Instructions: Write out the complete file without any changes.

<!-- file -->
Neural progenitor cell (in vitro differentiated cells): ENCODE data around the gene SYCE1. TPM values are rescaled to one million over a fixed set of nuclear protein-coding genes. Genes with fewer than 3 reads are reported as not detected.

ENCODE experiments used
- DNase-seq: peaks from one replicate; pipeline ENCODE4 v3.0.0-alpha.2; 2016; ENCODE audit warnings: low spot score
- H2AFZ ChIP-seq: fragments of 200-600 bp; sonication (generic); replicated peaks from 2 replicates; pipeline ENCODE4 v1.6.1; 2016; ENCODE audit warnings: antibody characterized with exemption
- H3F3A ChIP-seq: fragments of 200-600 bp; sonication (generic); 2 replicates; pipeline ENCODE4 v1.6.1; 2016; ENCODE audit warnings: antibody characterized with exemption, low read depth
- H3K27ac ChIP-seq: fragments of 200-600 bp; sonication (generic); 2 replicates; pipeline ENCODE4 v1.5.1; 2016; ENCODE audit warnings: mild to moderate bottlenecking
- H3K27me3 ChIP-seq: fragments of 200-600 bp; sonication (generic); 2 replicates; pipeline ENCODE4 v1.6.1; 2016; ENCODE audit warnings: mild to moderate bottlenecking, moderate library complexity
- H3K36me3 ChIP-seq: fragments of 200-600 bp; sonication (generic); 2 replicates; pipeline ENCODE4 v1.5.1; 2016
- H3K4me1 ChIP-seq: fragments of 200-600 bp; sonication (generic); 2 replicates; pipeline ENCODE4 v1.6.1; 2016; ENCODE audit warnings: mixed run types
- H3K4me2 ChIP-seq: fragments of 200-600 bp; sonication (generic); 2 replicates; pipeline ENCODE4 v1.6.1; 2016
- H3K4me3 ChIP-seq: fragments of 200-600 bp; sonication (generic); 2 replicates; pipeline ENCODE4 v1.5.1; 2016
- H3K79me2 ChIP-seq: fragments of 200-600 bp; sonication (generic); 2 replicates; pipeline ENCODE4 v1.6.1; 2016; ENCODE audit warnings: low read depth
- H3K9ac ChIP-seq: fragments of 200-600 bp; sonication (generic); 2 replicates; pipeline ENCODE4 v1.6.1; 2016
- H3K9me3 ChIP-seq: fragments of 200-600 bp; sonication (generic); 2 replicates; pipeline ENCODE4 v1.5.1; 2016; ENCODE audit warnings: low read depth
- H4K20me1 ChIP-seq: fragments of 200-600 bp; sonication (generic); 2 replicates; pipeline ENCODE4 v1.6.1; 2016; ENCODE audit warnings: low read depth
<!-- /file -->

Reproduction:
Neural progenitor cell (in vitro differentiated cells): ENCODE data around the gene SYCE1. TPM values are rescaled to one million over a fixed set of nuclear protein-coding genes. Genes with fewer than 3 reads are reported as not detected.

ENCODE experiments used
- DNase-seq: peaks from one replicate; pipeline ENCODE4 v3.0.0-alpha.2; 2016; ENCODE audit warnings: low spot score
- H2AFZ ChIP-seq: fragments of 200-600 bp; sonication (generic); replicated peaks from 2 replicates; pipeline ENCODE4 v1.6.1; 2016; ENCODE audit warnings: antibody characterized with exemption
- H3F3A ChIP-seq: fragments of 200-600 bp; sonication (generic); 2 replicates; pipeline ENCODE4 v1.6.1; 2016; ENCODE audit warnings: antibody characterized with exemption, low read depth
- H3K27ac ChIP-seq: fragments of 200-600 bp; sonication (generic); 2 replicates; pipeline ENCODE4 v1.5.1; 2016; ENCODE audit warnings: mild to moderate bottlenecking
- H3K27me3 ChIP-seq: fragments of 200-600 bp; sonication (generic); 2 replicates; pipeline ENCODE4 v1.6.1; 2016; ENCODE audit warnings: mild to moderate bottlenecking, moderate library complexity
- H3K36me3 ChIP-seq: fragments of 200-600 bp; sonication (generic); 2 replicates; pipeline ENCODE4 v1.5.1; 2016
- H3K4me1 ChIP-seq: fragments of 200-600 bp; sonication (generic); 2 replicates; pipeline ENCODE4 v1.6.1; 2016; ENCODE audit warnings: mixed run types
- H3K4me2 ChIP-seq: fragments of 200-600 bp; sonication (generic); 2 replicates; pipeline ENCODE4 v1.6.1; 2016
- H3K4me3 ChIP-seq: fragments of 200-600 bp; sonication (generic); 2 replicates; pipeline ENCODE4 v1.5.1; 2016
- H3K79me2 ChIP-seq: fragments of 200-600 bp; sonication (generic); 2 replicates; pipeline ENCODE4 v1.6.1; 2016; ENCODE audit warnings: low read depth
- H3K9ac ChIP-seq: fragments of 200-600 bp; sonication (generic); 2 replicates; pipeline ENCODE4 v1.6.1; 2016
- H3K9me3 ChIP-seq: fragments of 200-600 bp; sonication (generic); 2 replicates; pipeline ENCODE4 v1.5.1; 2016; ENCODE audit warnings: low read depth
- H4K20me1 ChIP-seq: fragments of 200-600 bp; sonication (generic); 2 replicates; pipeline ENCODE4 v1.6.1; 2016; ENCODE audit warnings: low read depth